Over subsequent months, I frequently visited the Iranian frontier. Traveling back roads along a smugglers' route in Iraqi Kurdistan, I encountered no U.S. patrols within 100 miles of the border, though American officials had vowed to police the frontiers. . . .

[Moqtada Al] Sadr himself has become a recipient of Iranian cash. Iran's charge d'affaires in Baghdad, Hassan Kazemi Qomi, maintains close relations with Sadr. According to the April 6 edition of the Arabic newspaper al-Hayat, Qomi is not actually a diplomat but rather a member of the Revolutionary Guards, the elite Iranian terrorist network dedicated to the export of jihad; Qomi previously served as a liaison to Hezbollah. Meanwhile, Italian intelligence reports show that many Revolutionary Guards have moved to southern Iraq in recent months to organize and train Sadr's armed wing. . . .

Sadr is not the only Islamist Shia leader receiving aid from Tehran. When I visited Nasiriya, a dusty town in southern Iraq, local clerics complained bitterly about Iranian intelligence officials swarming into town, creating a network of informers and funneling money to anti-U.S. forces. At a town-hall meeting in Nasiriya last October, tribal leaders repeatedly condemned the United States for failing to confront the "hidden hand"—Iranians coming into the city. 

Michael Rubin, New Republic 4.26.04, sub req'd

Thursday, April 22, 2004

Good Christians

Quoted 04.22.04:

Does Bush deviate from the teachings of the United Methodist Church? Yes he does, on some crucial political issues. Has he been reprimanded by leaders in his denomination? Yes, particularly on the issue of war in Iraq. And if you want to make this a question of who's the better Christian, then it's fair to ask why President Bush doesn't go to church.

Amy Sullivan, The Gadflyer 4.21.04

Legislators support same-sex marriage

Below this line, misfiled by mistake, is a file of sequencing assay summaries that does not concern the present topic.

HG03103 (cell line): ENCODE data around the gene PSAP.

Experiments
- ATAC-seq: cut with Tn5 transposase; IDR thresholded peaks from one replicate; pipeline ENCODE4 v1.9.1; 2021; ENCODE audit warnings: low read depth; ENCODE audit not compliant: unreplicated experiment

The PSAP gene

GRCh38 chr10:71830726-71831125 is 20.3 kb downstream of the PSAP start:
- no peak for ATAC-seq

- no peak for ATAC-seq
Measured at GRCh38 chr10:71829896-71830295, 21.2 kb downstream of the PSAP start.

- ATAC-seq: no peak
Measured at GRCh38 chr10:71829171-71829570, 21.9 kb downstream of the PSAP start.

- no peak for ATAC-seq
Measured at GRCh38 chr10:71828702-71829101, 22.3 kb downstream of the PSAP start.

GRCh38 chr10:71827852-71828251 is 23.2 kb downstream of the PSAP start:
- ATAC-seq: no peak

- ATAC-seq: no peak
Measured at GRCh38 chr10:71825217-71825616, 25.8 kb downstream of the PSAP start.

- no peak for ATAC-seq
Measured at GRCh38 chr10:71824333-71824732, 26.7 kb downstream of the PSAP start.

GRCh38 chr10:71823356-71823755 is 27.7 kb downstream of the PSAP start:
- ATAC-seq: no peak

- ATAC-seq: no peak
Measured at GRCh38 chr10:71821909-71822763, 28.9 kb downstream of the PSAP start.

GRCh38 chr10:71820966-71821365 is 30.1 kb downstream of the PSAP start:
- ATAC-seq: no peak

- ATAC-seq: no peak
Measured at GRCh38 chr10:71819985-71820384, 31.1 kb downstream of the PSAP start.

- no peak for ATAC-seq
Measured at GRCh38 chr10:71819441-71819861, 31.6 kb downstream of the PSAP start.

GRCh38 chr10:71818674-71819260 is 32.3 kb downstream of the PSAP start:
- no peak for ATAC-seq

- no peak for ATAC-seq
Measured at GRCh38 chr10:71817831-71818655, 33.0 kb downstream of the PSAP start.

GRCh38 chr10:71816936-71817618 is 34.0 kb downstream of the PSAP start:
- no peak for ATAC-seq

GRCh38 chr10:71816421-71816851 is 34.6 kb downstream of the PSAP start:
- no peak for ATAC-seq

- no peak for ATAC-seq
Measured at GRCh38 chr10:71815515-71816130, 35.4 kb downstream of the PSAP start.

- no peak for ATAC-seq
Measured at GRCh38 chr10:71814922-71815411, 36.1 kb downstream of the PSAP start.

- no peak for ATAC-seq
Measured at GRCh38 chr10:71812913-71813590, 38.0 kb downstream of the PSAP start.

Quoted 04.22.04:

A California Assembly panel endorsed legalizing gay and lesbian marriages Tuesday, marking the first time that any legislative body in the U.S. has supported such marriages with a formal vote. . . .

Although the bill is considered unlikely to advance and is expected to die this year, the committee vote marked a significant moment in the debate over homosexual marriage and made a statement about how far public opinion had moved.

Robert Salladay, Los Angeles Times 4.21.04, reg req'd, via Political Animal

It's time for us to quit on Powell

Quoted 04.22.04:

For many of us, Colin Powell was a reassuring — the reassuring figure — in the Bush administration. It wasn't his politics so much as his character. He was admired as trustworthy.

He was, from the get-go, a popular choice for secretary of state even, or especially, among those who were uncertain about the president. Maybe President Bush could be called a cowboy, but Powell was a sober general. Maybe Vice President Cheney had a "fever" for regime change, but Powell was a cooler head. Maybe others would designate Iraq as a "cake walk" but Powell knew that after you entered Baghdad, the "Pottery Barn rules" took over: You break it, it's yours.